Summary: All he sees from under the car is a shapely pair of legs. Curves in all the right places, just like this Chevy.
Pairing: John Winchester/Mary Winchester
Rating: PG-13 (language)
Disclaimer: Kripke's, not mine.
Original story: Dowry by Thuvia Ptarth
Notes: Thanks to my betas, spiralleds & cadhla. Title, funky remix subtitle, and section header lyrics from Led Zeppelin. Special thanks to Super-Wiki for their John Winchester page.
The Song Remains The Same (Ten Years Gone Remix)
Thursday, February 15, 1973
- The sea was red and the sky was grey
- Wondered how tomorrow could ever follow today
Takes twenty hours in a C-130 Hercules to get from Thừa Thiên to Camp Pendleton. By the time they land, John Winchester's pretty sure he's not going to want to fly again for a long, long time. Something about being trapped in a metal tube in the sky doesn't sit right with him.
Going off-base can wait. The Class VI carries his favorite brew, and better yet, Mike Guenther's feeling celebratory on account of coming home, so he's buying. They take the six-pack down to a rocky stretch of beach and look out over the ocean. It's all red and orange with the setting sun, like there's blood on the water. John focuses on the motion of the waves instead.
Guenther cracks open a cold one and passes it John's way. "Mud, blood, and rice paddies full of VC weren't bad enough; we come home to a country don't want us back."
John gulps the fine American lager, then wipes his mouth on the back of his hand. "Peace talks in Paris aren't gonna do shit for the shrapnel in half the Professionals, not to mention the rest of the Corps."
"My number came up so off I went, so none of your fucking tour extension shit for me. Got a girl back home would shoot me if I did."
"She's got you pussywhipped. Me, Echo 2/1's my one and only," John says. "Don't really want to rattle around the base telling war stories, though, so I guess I'm Indiana-bound."
"Shit, man. I keep telling you!" Guenther emphasizes his statement with a broad sweep of his arm, spilling beer on the sand. "You, me, old man Gaherty's garage back in Lawrence. Nowhere better outside for a couple leathernecks like us."
It's a familiar argument. John lets it wash over him as sea becomes indistinguishable from sky.
Friday, September 5th, 1975
- Dig that heavy metal underneath your hood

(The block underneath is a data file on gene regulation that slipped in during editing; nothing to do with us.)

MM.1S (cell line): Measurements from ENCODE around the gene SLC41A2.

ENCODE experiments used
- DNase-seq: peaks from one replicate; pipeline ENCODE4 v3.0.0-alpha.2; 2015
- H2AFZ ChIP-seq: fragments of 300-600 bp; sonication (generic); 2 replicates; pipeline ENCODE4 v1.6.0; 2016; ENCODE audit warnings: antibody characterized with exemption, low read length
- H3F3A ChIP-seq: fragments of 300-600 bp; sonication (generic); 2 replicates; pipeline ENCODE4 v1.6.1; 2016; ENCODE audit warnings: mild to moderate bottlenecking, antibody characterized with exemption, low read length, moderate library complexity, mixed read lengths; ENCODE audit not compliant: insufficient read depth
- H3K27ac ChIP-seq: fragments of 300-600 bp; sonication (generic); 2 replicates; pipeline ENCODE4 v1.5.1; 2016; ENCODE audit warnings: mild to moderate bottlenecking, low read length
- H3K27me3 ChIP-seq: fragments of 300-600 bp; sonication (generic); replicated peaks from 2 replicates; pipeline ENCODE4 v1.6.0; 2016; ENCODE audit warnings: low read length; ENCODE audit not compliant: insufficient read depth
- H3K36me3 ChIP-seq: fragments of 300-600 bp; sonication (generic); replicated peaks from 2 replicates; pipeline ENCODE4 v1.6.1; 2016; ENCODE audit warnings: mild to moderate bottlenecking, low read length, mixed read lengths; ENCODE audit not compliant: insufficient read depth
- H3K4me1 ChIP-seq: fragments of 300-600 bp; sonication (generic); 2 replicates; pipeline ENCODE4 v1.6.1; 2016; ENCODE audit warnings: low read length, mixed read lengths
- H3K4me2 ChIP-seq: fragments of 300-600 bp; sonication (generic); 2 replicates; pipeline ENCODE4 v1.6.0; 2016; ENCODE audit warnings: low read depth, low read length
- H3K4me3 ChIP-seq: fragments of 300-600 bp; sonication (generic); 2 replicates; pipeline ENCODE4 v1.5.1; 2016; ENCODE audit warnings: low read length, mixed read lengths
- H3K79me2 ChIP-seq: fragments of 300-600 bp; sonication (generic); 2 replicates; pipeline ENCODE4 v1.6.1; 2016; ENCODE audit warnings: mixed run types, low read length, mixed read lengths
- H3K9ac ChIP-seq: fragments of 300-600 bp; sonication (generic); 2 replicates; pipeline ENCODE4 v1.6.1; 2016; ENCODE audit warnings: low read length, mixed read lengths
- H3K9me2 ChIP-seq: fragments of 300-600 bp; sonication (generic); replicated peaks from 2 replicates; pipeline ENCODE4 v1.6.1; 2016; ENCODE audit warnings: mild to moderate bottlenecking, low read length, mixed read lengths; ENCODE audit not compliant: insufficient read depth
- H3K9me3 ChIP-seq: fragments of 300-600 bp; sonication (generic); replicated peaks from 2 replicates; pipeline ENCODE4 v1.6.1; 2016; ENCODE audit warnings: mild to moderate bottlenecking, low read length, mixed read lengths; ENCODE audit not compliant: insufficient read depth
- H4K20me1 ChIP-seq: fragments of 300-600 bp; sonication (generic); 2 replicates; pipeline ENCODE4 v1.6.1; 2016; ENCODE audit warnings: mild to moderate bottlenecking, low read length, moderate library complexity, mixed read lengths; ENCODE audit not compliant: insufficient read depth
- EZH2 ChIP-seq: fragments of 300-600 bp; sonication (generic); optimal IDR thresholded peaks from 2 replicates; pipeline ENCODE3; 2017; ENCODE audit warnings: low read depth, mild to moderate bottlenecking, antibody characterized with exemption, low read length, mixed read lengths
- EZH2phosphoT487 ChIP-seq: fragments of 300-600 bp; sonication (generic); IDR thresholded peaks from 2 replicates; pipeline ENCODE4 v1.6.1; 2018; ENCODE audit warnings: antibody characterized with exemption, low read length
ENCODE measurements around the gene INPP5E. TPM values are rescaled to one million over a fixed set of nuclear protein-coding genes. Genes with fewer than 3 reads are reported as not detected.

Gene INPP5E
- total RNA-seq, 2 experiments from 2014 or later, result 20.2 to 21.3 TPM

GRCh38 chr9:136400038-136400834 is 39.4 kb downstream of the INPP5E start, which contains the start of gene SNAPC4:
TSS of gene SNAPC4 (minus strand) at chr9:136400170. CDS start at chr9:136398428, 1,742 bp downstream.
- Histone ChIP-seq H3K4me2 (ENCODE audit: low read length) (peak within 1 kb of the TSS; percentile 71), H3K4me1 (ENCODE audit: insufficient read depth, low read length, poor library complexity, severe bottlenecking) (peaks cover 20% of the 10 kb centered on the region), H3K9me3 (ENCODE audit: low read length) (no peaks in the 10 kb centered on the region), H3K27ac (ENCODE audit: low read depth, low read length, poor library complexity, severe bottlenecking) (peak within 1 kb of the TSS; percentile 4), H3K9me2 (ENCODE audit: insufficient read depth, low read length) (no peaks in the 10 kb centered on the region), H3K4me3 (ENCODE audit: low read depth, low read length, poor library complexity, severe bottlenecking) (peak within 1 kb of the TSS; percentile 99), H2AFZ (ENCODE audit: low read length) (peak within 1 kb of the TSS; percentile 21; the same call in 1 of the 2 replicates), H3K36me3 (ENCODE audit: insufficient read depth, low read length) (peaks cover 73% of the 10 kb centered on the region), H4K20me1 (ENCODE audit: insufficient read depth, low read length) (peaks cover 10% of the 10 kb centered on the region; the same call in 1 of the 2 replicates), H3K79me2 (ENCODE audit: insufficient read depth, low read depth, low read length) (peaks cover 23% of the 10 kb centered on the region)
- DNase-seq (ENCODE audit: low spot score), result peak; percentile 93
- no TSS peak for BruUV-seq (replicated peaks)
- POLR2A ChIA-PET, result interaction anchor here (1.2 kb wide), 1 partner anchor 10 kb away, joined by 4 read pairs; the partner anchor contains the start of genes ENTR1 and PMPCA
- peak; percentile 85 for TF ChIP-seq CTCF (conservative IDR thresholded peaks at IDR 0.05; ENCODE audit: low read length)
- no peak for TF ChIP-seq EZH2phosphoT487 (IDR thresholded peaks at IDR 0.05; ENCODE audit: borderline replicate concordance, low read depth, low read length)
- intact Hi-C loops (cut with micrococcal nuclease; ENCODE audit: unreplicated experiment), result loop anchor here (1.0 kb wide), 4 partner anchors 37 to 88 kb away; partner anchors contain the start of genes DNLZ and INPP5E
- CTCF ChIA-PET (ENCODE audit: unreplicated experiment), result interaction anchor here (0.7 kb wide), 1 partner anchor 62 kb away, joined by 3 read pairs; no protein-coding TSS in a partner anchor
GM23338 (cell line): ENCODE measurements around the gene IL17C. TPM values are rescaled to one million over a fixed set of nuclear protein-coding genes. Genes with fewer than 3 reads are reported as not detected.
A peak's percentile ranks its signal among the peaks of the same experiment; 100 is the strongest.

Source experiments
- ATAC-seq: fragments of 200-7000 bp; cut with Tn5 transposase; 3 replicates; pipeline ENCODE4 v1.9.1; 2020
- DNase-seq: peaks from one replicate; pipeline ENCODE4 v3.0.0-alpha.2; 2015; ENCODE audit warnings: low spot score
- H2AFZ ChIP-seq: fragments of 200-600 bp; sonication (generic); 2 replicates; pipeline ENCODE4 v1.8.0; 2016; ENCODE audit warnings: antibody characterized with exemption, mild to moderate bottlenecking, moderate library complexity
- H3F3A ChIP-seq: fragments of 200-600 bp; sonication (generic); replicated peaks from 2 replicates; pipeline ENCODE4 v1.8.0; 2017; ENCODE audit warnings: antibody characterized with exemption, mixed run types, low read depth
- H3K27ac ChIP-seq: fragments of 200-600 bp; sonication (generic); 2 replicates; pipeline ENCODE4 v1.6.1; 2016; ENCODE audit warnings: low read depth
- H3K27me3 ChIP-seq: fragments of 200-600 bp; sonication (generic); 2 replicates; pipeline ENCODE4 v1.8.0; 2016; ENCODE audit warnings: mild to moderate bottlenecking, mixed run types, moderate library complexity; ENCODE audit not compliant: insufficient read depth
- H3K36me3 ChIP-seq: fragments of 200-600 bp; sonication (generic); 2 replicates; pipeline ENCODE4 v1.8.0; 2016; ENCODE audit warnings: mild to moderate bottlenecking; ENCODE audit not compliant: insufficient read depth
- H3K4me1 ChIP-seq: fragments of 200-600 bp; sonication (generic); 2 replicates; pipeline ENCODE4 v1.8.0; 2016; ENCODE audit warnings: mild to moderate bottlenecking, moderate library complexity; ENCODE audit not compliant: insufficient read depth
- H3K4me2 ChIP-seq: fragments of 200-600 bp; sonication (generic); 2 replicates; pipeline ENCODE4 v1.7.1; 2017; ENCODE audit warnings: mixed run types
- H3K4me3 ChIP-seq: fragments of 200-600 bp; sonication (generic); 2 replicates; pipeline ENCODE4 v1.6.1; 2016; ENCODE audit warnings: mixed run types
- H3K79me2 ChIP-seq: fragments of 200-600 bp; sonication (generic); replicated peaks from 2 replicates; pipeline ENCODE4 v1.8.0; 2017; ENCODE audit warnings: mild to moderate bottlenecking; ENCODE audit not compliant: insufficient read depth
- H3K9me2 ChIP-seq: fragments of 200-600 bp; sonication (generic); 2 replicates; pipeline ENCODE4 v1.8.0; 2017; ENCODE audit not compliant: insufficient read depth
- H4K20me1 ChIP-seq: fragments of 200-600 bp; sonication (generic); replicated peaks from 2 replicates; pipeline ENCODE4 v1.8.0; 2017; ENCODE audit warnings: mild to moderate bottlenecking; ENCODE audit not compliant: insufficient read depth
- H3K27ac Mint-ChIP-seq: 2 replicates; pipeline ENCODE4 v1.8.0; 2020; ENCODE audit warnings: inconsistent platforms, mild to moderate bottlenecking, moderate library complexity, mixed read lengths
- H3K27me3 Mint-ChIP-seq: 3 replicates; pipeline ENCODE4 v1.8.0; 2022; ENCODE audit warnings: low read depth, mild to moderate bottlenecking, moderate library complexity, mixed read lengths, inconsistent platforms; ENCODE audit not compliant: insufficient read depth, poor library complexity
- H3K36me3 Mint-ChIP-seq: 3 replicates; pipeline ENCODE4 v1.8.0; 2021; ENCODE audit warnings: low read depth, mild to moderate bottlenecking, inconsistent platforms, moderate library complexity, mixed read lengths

- Baby, I could work all night, believe I've got the perfect tools
The drugstore lunch counter's busy; bunch of people waiting. John inhales his hot beef sandwich and skips the apple pie. He needs to get back to the garage, anyhow. Lots of transmission work lately, and they just started a "winterize your car" special that's been bringing 'em in. Anyhow, no point in lingering when you're scarfing down grub by your lonesome.
Walking back, John buttons up his leather jacket and flips up the collar. Wind's picking up a bit. Just about fall, and the weather's letting him know it.
Kate and Mike are eating at the picnic table out back. Domestic bliss looks good on Mike, even if John himself's not sold on the whole settle-down thing. Kate takes a bite of her sandwich and then sees him and waves.
"Present for you inside," says Mike. He's got this look that says John should think about pinning a medal on him. Well, more medals. Mike served with distinction.
John steps in through the garage door. There's a gorgeous beast of an automobile in the far bay. 1967 Chevy Impala, gleaming in black and chrome, a stunning throw-back to when cars were cars and there was no such thing as an oil crisis.
The ticket on the clipboard says the customer's reporting that the alignment is off. "Sweet," John says. Alignment equals test-drive, and Mike left it for him. Helluva guy.
Ten minutes later, he's pulling back in and wishing he weren't. This would be the perfect car for a road trip. Sure as shit better than the junker he's driving. Does pull to the right quite a bit, though, which is something John can fix in a jiffy.
He's got the car up on the hydraulic jack when the bell over the front door rings. All he sees from under the car is a shapely pair of legs. Curves in all the right places, just like this Chevy.
He wipes his hands on the back of his coveralls and rounds the bay. "Help you?"
In their sorry excuse for a waiting room stands a pretty blonde girl in her early 20s, framed by the west-coast part of Mike's license plate collection. She fiddles with a watch, red plastic against her tanned wrist.
"Looks like you're working on my car. Almost done?"